When you call my name
When your lovely voice enters my ears
I sigh and run.
You kept talking to me
Although my tongue was dry.
I traded the dog we raised in the yard with the neighbor’s dog. I dragged that dog to the mountain and tied it to a prickly, castor oil tree. In the yard we prepared a big pot. Struggling, the dog escaped.
Come here, come here.
Slow tone, rhythm uncertain.
The dog who hid somewhere runs toward its owner—does it believe in the love it has for the person that understands it? The one that understands me is the one that ties me up. That smell is the blood of my name being called.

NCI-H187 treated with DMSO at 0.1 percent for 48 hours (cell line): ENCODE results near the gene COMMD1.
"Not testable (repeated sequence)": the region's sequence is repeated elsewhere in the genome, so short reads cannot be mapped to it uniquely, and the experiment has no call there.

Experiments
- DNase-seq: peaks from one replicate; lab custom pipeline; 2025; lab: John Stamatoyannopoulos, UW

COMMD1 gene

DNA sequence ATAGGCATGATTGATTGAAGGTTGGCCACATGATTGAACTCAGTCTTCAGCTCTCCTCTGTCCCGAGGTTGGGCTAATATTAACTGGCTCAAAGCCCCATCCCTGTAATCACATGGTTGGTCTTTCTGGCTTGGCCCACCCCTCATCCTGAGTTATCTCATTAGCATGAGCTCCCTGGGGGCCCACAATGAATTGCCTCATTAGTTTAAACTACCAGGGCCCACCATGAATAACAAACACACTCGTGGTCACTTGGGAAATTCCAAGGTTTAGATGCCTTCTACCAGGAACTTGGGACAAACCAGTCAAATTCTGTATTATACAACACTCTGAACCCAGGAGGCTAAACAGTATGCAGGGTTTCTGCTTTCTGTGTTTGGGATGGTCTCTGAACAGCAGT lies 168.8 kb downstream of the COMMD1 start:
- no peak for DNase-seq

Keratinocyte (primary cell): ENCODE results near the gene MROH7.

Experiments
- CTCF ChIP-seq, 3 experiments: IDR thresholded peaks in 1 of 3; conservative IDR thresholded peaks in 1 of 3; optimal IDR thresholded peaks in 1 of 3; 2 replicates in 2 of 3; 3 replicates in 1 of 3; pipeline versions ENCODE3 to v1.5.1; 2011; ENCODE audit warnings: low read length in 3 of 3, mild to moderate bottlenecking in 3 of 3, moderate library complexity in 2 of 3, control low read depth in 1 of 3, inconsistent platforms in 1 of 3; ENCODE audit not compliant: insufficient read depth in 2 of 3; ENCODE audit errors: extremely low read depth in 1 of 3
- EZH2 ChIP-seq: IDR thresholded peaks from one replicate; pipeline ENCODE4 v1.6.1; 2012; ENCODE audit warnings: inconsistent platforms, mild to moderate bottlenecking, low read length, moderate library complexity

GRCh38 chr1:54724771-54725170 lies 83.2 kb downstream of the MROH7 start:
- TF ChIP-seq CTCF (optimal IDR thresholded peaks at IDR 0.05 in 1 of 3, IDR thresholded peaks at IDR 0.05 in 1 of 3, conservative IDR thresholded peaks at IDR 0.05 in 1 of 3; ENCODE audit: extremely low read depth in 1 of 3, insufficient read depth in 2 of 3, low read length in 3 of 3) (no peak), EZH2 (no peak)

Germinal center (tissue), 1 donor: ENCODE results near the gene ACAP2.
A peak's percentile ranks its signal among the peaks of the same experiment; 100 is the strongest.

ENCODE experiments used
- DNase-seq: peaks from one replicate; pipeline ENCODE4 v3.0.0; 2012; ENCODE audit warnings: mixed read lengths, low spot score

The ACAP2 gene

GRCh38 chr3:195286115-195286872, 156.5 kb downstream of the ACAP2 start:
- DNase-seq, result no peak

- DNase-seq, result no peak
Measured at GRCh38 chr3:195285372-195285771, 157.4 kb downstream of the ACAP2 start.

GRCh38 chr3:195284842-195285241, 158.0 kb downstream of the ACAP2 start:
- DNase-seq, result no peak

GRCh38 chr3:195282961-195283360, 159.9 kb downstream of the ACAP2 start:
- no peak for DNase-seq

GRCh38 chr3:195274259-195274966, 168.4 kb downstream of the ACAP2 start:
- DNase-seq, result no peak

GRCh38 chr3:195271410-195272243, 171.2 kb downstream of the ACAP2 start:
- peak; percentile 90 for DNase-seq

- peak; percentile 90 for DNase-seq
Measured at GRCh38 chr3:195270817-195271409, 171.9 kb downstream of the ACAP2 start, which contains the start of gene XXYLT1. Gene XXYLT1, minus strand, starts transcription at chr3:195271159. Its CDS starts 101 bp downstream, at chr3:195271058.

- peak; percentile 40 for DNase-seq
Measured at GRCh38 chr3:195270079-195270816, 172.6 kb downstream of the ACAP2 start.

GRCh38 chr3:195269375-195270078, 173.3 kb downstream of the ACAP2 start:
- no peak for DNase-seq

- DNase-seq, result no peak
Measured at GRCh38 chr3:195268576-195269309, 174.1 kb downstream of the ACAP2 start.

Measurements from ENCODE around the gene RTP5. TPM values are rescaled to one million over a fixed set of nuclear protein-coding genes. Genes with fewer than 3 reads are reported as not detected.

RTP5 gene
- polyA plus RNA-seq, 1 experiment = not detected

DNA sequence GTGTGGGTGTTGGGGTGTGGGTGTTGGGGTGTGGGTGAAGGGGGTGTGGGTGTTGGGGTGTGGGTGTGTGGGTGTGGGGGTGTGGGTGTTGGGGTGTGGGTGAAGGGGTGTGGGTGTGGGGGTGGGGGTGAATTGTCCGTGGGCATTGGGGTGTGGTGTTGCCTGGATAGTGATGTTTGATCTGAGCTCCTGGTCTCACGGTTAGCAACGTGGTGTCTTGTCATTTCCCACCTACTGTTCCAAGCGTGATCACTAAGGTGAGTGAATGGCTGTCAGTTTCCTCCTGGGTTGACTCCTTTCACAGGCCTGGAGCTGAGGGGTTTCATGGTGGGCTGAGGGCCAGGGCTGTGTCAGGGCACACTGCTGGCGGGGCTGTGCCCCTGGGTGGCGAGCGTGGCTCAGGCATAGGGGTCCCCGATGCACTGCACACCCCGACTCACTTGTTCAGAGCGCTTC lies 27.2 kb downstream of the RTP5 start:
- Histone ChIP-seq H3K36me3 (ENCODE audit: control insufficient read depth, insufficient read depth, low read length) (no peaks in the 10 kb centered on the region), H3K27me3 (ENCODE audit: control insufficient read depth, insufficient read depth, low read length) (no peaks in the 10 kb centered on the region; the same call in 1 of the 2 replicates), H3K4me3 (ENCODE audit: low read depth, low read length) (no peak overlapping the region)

The dog is passed back to these excited people. This time they watch until the dog is beaten to death.
People push and pull each other on the wooden bench.
The dishes and shot glasses are downed
And in front of the empty dog house, a few spoons of dried rice.
My dad calls me and I go up to the roof. Beyond the corn fields is a new highway. Beyond the flowing clouds there is only the sound of frogs in the river valley. I long for nothing.
Even if you call.
Even you with the wings.